Le Baiser de l’Hotel de Ville, is probably Doisneau’s most famous photograph having been reproduced for the last 60 years since it’s capture in 1950. This image is the photo that first attracted me to Robert Doisneau’s work, for the first part of this assignment. What first caught my attention in this image is the location the photo was taken. Paris is one of my favourite cities that I’ve visited and I think this photo encapsulates the pure romance of Paris that still exists today, 60 years later. On the other hand it also shows the fast-paced bustle of Europe’s most visited city. Although there are multiple people in the background that could have overpowered the main couple they don’t because of the low depth of field or blurred background. The low depth of field found in the image is created from a low aperture number. The motion blur of the man on the right side of the background and the chair in front of the main couple was produced by having a slower shutter speed. Having a slow enough shutter speed to blur parts of the image but to keep the main couple in focus is quite a proficient way to create interest in the image. During this time in Doisneau’s career he was working for Paris Vogue, against his better judgment and was photographing high society more often then not. It’s clearly visible in this image he was trying to photograph in the same theme as his work for Paris Vogue. His earlier and later pieces in his career show more of the general population instead of high society. In my opinion the element in the image that stands out the most is the high contrast in the background compared to the foreground. The background is very washed out having almost no blacks. The foreground on the other hand has the full range of really bright whites and very dark blacks.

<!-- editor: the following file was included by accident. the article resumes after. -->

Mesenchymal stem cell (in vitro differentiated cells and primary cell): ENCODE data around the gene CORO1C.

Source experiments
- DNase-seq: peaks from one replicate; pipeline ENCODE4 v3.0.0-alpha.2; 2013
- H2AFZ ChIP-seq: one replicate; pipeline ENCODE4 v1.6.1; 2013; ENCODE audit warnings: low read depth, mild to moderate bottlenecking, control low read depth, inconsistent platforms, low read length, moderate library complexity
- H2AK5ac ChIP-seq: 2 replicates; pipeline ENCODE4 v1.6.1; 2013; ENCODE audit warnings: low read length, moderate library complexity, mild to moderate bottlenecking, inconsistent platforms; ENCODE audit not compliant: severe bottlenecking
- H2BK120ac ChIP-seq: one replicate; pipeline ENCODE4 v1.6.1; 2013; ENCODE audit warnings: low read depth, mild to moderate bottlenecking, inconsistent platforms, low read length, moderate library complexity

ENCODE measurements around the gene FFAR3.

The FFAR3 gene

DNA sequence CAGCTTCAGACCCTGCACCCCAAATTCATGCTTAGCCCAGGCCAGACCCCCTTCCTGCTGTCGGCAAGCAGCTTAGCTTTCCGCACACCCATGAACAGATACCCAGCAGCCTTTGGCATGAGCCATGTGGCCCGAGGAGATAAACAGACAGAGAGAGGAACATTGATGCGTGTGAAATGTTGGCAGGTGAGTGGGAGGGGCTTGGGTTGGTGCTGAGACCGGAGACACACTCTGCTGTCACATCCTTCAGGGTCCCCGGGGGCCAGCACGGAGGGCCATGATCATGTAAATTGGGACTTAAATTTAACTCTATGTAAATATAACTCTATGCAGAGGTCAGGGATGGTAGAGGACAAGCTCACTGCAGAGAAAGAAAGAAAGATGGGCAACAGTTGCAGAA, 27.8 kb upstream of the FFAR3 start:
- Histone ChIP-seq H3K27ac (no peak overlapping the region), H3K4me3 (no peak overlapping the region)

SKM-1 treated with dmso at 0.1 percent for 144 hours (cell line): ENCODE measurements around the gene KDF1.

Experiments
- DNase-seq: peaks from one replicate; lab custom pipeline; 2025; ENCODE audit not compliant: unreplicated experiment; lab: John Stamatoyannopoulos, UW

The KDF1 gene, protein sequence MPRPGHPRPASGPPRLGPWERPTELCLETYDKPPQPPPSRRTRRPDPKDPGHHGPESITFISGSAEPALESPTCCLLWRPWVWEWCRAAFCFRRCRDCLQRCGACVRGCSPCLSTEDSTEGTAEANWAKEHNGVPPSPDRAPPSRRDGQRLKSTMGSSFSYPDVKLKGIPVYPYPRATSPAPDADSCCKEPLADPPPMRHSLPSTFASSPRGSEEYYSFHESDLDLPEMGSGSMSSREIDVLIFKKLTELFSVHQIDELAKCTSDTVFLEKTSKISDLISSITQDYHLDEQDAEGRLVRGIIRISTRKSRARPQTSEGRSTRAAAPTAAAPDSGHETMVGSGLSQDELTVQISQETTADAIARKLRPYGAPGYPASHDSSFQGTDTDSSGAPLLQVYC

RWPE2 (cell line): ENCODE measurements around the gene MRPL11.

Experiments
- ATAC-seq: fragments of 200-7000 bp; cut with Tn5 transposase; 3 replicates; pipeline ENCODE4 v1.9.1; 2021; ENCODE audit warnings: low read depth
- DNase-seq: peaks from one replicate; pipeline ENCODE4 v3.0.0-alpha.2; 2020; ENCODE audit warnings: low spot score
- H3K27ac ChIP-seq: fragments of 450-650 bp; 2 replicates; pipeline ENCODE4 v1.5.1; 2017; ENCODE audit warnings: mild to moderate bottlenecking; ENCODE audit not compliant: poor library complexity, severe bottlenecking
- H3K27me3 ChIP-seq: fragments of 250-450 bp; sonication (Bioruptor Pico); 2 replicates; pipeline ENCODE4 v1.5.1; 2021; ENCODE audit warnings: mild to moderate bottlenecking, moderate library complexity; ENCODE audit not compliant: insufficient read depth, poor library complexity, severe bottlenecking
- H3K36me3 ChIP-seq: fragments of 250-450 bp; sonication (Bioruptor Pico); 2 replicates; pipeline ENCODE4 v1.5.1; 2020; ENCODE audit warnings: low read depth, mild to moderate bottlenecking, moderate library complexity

Le Remorqueur du Champ de Mars was taken in 1943 by Robert Doisneau. He loved to photograph the vivaciousness of Paris and he did so by producing images full of romance which you can see in the first image I talked about but as well as through children. I found many images of children in his collection of work that photograph kids just being kids. This image depicts this side of Doisneau`s work well because of the fearlessness and energy that the children bring to the image. What I liked about this image is again the contrast of the photo but especially the brilliant white of the girls dress against the dark shadowy metal of the Eiffel tower. When viewing the image my eye automatically saw the girl first because of this contrast. I believe that she is more the main subject then the boy who you see second because the tones of himself and the bike blend into the background a lot. A compositional element that is very present in this photo is the natural framing that the arc from the tower creates. I think this element brings closeness between the two children, they look like they have more of a relationship because the arcs are encircling them together. What I loved about this image is the everyday normality of playing children. When you ordinarily think of Paris or the Eiffel tower you think glamour, fashion and romance but this image has none of that. The photo breaks the barriers of what most people think of when they picture Paris.